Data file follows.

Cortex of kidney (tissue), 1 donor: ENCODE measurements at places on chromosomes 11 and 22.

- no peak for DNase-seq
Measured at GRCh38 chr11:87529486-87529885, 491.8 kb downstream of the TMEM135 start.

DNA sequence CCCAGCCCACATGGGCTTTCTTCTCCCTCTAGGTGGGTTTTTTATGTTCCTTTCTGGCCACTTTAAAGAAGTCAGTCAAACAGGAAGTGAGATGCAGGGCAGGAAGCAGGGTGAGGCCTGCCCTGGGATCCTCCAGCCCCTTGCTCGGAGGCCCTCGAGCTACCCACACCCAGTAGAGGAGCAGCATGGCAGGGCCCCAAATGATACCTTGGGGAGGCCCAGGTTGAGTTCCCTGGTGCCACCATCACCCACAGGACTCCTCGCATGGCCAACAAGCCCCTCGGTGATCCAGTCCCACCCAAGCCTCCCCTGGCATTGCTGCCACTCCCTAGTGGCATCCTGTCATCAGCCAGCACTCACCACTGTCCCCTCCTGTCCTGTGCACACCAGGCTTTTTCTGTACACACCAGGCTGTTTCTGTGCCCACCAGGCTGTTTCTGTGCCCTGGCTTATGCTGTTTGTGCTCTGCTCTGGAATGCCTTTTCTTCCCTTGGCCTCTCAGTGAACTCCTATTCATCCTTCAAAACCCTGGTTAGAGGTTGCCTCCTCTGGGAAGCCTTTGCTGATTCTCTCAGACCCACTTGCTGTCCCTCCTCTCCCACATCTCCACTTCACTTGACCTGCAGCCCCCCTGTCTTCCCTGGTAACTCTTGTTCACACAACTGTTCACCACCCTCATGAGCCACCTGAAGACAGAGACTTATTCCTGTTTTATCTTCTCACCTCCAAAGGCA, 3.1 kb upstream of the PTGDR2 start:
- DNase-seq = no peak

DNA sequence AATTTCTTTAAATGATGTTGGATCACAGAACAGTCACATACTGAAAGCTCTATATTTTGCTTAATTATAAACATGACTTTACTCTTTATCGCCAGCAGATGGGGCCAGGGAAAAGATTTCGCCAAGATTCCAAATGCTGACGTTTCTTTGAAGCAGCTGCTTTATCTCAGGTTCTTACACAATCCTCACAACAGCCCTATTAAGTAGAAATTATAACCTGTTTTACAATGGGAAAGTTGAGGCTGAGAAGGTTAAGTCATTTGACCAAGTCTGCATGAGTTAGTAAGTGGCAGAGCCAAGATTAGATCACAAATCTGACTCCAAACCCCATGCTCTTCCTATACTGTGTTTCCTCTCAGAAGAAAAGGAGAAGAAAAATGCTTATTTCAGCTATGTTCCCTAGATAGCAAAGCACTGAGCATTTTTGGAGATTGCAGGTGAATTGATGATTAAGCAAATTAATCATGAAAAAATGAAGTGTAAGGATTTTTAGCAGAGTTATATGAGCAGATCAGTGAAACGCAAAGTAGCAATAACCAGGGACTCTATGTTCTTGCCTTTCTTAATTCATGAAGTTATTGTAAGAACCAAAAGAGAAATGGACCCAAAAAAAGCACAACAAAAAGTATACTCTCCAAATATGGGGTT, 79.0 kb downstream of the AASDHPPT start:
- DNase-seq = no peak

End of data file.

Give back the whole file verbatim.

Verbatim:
Cortex of kidney (tissue), 1 donor: ENCODE measurements at places on chromosomes 11 and 22.

- no peak for DNase-seq
Measured at GRCh38 chr11:87529486-87529885, 491.8 kb downstream of the TMEM135 start.

DNA sequence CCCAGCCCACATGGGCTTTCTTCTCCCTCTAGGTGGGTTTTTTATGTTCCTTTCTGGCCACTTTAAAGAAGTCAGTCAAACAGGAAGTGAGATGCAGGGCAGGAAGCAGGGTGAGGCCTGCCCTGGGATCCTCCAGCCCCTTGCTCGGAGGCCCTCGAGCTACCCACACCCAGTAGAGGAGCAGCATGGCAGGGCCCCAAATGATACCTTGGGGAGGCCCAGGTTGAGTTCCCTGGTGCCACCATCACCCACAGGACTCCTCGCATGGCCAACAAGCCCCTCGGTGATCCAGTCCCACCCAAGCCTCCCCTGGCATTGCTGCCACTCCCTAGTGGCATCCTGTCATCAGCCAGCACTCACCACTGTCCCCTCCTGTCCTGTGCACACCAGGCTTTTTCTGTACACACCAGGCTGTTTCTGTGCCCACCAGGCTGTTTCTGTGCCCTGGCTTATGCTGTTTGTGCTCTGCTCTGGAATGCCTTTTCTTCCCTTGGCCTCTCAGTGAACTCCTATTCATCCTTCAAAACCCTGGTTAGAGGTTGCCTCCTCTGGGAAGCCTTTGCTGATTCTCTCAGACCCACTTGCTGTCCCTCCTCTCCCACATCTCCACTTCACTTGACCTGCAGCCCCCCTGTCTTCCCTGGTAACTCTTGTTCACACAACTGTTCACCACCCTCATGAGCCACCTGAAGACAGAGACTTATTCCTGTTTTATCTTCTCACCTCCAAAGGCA, 3.1 kb upstream of the PTGDR2 start:
- DNase-seq = no peak

DNA sequence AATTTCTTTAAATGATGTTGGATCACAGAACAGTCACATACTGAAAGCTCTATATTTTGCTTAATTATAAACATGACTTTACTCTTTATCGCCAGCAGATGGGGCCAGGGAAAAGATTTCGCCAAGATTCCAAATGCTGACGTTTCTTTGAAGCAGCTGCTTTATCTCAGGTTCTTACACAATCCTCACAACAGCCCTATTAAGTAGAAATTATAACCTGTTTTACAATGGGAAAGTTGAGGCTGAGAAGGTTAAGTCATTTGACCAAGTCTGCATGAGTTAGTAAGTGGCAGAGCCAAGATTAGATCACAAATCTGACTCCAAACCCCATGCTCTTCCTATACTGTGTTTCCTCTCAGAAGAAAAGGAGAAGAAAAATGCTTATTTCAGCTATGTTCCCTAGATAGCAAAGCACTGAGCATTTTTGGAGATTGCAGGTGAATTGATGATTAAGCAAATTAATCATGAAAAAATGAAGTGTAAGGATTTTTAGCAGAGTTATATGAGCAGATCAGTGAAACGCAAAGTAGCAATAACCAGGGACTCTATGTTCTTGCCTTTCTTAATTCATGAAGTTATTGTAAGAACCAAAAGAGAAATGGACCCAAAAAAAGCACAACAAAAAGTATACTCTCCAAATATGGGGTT, 79.0 kb downstream of the AASDHPPT start:
- DNase-seq = no peak